There is widespread agreement that the $1.8 trillion economic recovery package that went into effect in March – the CARES Act – averted economic disaster after the coronavirus pandemic began. But even that conventional view understates its true success.

With each passing month, the evidence mounts that the CARES Act performed better than even its strongest advocates thought it would. Perversely, its success is undermining the perceived need for Congress to provide additional support. Households, workers and small businesses will bear the brunt of the lethargy among both Democratic and Republican congressional leaders.

One way to see how strikingly the CARES Act exceeded expectations is to look at evolving professional forecasts of future economic performance. On May 15, about six weeks after the CARES Act was signed, the Survey of Professional Forecasters’ median prediction for third-quarter gross domestic product growth was an annual rate of 10.6 percent, and forecasters expected a 12.9 percent unemployment rate. On Aug. 14, forecasters expected even faster improvement. The median prediction for third-quarter GDP growth was 19.1 percent, with a 10 percent unemployment rate.

What actually happened was far more impressive. Third-quarter growth clocked in at a 33.1 percent annual rate, and the unemployment rate fell to 7.9 percent.

Or consider all the talk last spring of a “second Great Depression.” That was a reasonable concern in April and even in May. But now that level of anxiety has largely evaporated from the public discourse, replaced by headlines this fall touting the economy’s surprising strength.

When the CARES Act passed in March, the conventional view was that the economy would incur damage that would take years to work through. In March and April, 22 million workers lost their jobs, threatening to create a prolonged period of labor market distress. A wave of bankruptcies was expected that would wipe out healthy businesses, with the economy wastefully losing their networks, relationships and knowledge. Fewer businesses would mean fewer job openings, making it harder for unemployed people to find work, deepening the labor market’s challenges and reducing household income. The CARES Act was expected to mitigate the damage, but not to stop it.

Remarkably, the extent of this type of deeper, longer-term damage is limited so far. The unemployment rate is much lower than was expected this spring, and temporary layoffs do not seem to be turning into permanent separations. Business continuity suggests that labor demand will be strong in 2021. Small-business closings largely proved temporary. New businesses are forming at a surprising rate. Commercial bankruptcy filings are below pre-virus levels.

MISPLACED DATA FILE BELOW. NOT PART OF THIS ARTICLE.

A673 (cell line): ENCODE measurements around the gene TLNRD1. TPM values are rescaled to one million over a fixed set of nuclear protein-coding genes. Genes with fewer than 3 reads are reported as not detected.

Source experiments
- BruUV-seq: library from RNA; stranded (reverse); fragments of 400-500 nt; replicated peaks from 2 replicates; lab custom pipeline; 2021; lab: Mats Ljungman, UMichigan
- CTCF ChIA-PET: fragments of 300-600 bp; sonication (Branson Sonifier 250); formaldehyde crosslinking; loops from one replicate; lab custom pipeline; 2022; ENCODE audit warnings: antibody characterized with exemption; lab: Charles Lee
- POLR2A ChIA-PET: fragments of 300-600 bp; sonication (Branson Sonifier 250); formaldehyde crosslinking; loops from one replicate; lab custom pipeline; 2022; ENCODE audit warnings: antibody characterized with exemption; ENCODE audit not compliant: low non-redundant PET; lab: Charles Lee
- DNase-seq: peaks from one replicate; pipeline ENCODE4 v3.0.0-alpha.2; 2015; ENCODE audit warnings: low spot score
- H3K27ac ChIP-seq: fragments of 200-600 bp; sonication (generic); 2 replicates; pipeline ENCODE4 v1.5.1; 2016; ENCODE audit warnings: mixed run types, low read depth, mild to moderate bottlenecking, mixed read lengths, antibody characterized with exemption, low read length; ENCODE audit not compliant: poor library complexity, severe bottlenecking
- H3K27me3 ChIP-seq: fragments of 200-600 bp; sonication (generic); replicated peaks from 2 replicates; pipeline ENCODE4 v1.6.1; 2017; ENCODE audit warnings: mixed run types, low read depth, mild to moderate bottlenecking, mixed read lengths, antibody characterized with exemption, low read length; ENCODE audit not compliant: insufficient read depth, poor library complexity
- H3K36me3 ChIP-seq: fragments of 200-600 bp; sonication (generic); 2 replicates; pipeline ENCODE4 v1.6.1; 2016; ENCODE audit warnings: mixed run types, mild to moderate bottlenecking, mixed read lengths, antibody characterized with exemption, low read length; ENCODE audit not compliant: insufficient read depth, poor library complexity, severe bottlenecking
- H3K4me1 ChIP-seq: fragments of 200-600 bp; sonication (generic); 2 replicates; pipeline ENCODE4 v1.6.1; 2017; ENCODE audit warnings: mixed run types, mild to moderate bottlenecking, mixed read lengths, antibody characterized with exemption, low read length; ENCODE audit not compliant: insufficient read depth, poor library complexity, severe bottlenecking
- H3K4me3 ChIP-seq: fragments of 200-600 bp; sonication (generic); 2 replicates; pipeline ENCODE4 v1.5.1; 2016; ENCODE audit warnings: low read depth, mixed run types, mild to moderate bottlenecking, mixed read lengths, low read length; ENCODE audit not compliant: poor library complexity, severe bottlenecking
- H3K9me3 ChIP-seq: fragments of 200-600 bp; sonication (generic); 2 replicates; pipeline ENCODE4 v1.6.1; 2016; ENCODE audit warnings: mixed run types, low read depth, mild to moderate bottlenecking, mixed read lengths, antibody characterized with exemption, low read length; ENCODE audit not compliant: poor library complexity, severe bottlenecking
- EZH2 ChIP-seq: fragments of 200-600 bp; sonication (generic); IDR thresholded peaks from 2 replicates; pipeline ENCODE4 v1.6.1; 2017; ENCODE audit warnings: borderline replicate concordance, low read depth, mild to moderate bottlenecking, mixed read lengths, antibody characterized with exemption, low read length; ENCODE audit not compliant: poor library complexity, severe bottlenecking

With the benefit of hindsight, the CARES Act’s impact is remarkable. The economy was producing over $2 trillion less in the second quarter than its underlying fundamentals suggest it should, but that gap narrowed to less than $1 trillion in the third quarter. Economic output shrank by 9 percent in the second quarter relative to the first quarter. But over the same period, as the economy was violently contracting, disposable household income increased by 10 percent. The personal savings rate shot up to 34 percent in April, creating a cushion for households that is paying dividends today.

There are signs that the cushion is losing air. The pace of monthly job gains has slowed considerably since the spring. This fall, consumers pulled back on spending, and their confidence in the economy decreased in November to a three-month low. The savings rate has fallen by 20 percentage points as households burn through their reserves. Lines at food banks are growing as nutritional insecurity worsens.

The economy can be likened to a car, and the CARES Act to a half-built bridge. If the bridge is complete, the car can get to the other side in one piece – if Congress passes extensions to unemployment benefits, aid to state and local governments and another round of small-business relief, then the economy can make it to the other side of the pandemic without incurring the kind of deeper problems that leave an economy weakened for years.

But if Congress does not pass another stimulus, then the first quarter of 2021 could easily see a shrinking economy and increasing unemployment. Deeper problems could take root. Millions of businesses could be wastefully lost. Labor demand could weaken over the medium term, keeping unemployment higher for longer.

If the CARES Act had not been so successful, then House Democrats would not be approaching another round of stimulus at such a leisurely pace. Senate Republicans would not be confusing rising stock prices for overall economic strength. But if another economic recovery package isn’t passed before February, it will become unfortunately clear how needed one was in December and January.

The passage of time should make Americans even more thankful for the fact that leaders in Congress and the administration of President Trump were able to set their divisions aside in March.

Given how quickly Washington returned to rancorous division, it is easy to fail to appreciate the role that statesmanship and bipartisan cooperation played in this success. Workers, households and businesses need leaders of both parties to compromise again – quickly.

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